SXSW 2007 Panel: Why Does Today's Music Sound Like Shit?
Why indeed? To answer that question, SXSW convened a panel comprised of mastering engineer Bob Ludwig, president of Gateway Mastering & DVD in Portland, Maine; producer Sandy Pearlman, now a professor at McGill University in Montreal; and Andy VanDette, chief engineer at Masterdisk in New York City. It was moderated by Joe Gross, a music critic for the Austin American-Statesman. As expected, Ludwig dominated the discussion - but as these excerpts show, everyone had something vital to say, especially for Sound & Vision readers.
ON WHETHER TODAY'S MUSIC REALLY DOES SOUND LIKE SHIT
Ludwig: For me, the answer is - this seems very equivocal, but it's both yes and no. I've been doing mastering for a very long time, and I can honestly say that, in my whole career, the average recording that comes into me now sounds worse than any master tape before. And the reasons for that? Lack of budget. And the fact that, instead of musicians recording with professionals in controlled acoustic environments, very often they're now recording with amateurs in basements and garages. So the average record absolutely sounds worse than ever - which means that the mastering process is doing more than ever to shape the record's final sound.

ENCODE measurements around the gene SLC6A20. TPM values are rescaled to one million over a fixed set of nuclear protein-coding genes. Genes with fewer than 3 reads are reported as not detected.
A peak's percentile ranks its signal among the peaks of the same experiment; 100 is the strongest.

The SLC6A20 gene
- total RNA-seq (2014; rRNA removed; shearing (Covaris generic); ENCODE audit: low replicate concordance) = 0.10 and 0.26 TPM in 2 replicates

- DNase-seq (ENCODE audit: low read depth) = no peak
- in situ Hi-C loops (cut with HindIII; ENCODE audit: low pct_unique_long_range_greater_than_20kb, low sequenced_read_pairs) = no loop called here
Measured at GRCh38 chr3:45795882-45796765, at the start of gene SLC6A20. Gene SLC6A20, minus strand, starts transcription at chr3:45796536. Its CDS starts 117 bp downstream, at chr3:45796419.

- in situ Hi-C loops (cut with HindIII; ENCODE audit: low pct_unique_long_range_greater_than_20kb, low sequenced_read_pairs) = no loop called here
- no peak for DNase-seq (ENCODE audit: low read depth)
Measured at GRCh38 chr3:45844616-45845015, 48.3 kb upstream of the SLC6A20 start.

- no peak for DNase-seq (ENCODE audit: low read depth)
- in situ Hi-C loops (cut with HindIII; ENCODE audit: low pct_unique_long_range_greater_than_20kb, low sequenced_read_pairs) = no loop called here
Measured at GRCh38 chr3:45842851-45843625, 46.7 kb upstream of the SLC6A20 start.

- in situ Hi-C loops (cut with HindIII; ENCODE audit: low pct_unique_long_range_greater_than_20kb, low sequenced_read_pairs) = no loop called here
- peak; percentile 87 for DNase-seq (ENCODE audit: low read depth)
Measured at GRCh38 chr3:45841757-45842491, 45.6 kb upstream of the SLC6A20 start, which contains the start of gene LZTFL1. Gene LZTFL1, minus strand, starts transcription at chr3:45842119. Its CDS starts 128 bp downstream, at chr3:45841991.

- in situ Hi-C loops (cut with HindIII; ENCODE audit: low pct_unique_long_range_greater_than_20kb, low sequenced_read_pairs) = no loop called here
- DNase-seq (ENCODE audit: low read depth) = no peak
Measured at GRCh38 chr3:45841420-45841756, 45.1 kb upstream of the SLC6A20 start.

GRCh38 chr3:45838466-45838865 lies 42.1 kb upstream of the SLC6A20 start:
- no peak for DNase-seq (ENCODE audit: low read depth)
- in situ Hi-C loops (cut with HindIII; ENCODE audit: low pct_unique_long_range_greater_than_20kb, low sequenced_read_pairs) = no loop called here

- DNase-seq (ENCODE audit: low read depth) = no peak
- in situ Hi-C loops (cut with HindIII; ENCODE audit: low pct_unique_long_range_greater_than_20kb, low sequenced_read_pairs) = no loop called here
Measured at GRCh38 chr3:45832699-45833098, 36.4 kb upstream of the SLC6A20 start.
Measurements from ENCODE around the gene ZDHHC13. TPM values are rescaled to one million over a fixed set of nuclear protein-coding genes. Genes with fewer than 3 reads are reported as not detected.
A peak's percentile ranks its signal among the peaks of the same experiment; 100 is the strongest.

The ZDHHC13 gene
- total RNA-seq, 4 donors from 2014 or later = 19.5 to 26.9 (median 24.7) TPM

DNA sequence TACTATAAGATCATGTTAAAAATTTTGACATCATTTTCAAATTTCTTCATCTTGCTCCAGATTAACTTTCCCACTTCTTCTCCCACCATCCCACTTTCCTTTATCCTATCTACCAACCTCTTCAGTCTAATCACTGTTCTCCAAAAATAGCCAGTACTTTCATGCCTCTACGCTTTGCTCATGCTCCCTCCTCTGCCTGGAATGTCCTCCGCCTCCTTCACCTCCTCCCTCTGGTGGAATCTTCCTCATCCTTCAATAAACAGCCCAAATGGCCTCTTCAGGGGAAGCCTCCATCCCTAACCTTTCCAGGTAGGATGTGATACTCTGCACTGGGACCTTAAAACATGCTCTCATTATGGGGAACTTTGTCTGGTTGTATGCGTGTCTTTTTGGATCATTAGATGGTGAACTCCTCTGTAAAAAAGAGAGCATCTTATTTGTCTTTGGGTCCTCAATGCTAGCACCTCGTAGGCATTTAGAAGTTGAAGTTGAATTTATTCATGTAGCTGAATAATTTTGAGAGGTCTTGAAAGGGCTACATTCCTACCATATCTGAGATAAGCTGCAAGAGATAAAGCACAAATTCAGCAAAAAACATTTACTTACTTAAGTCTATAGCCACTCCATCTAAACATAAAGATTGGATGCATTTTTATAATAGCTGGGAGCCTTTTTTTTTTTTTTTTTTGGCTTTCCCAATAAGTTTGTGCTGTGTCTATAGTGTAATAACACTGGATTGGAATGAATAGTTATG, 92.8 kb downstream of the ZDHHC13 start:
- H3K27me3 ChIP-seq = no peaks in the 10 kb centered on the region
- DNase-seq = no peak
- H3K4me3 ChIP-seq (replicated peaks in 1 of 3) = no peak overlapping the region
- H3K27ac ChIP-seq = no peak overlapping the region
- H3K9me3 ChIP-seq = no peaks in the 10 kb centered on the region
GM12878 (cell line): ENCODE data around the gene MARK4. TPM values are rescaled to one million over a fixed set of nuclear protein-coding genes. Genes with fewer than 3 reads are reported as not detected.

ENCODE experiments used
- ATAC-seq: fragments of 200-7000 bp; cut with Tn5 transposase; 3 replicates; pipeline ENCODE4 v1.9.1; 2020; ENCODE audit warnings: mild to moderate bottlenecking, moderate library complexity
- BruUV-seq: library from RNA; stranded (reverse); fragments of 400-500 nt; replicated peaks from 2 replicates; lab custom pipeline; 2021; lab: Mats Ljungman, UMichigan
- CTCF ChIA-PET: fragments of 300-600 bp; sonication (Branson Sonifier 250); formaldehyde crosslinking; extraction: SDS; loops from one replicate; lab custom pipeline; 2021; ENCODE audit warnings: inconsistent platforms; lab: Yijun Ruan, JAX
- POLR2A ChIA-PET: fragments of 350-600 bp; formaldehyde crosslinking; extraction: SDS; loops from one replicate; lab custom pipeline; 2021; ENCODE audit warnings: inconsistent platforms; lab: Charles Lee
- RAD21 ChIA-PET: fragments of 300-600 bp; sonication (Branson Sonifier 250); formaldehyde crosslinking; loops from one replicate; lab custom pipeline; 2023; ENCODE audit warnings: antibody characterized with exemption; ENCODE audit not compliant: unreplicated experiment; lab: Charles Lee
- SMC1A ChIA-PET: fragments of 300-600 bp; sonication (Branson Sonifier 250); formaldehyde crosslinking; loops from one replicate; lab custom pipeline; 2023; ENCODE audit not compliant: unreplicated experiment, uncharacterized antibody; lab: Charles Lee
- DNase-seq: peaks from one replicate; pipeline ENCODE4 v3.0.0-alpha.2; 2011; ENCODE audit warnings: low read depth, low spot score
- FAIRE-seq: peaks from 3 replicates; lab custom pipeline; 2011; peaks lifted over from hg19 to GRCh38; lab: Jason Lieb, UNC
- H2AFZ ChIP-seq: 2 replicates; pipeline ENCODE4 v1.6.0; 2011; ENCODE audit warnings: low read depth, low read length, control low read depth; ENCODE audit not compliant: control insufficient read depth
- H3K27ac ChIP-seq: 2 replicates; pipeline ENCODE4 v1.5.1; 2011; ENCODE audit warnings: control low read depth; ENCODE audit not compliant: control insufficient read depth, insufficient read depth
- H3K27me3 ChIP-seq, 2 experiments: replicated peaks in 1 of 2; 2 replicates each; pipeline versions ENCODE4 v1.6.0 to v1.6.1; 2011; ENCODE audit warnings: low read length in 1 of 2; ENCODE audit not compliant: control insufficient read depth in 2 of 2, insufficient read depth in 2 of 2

Which is not to say that there aren't some great-sounding records today, because there are still some professionals who can get work in this industry. There are still the Bob Clearmountains, the Mick Guzauskis, the Tom Lord-Alges out there who know what they're doing.
But without question, the average record sounds worse than ever. And a lot of it is due to the fact that we've made a switch from analog tape - which is very forgiving, and something that the human ear really loves - to the digital domain, where, up until the invention of high resolution, the sound was very brittle in comparison to analog. Digital is just a very different animal - and much more difficult to control, I think.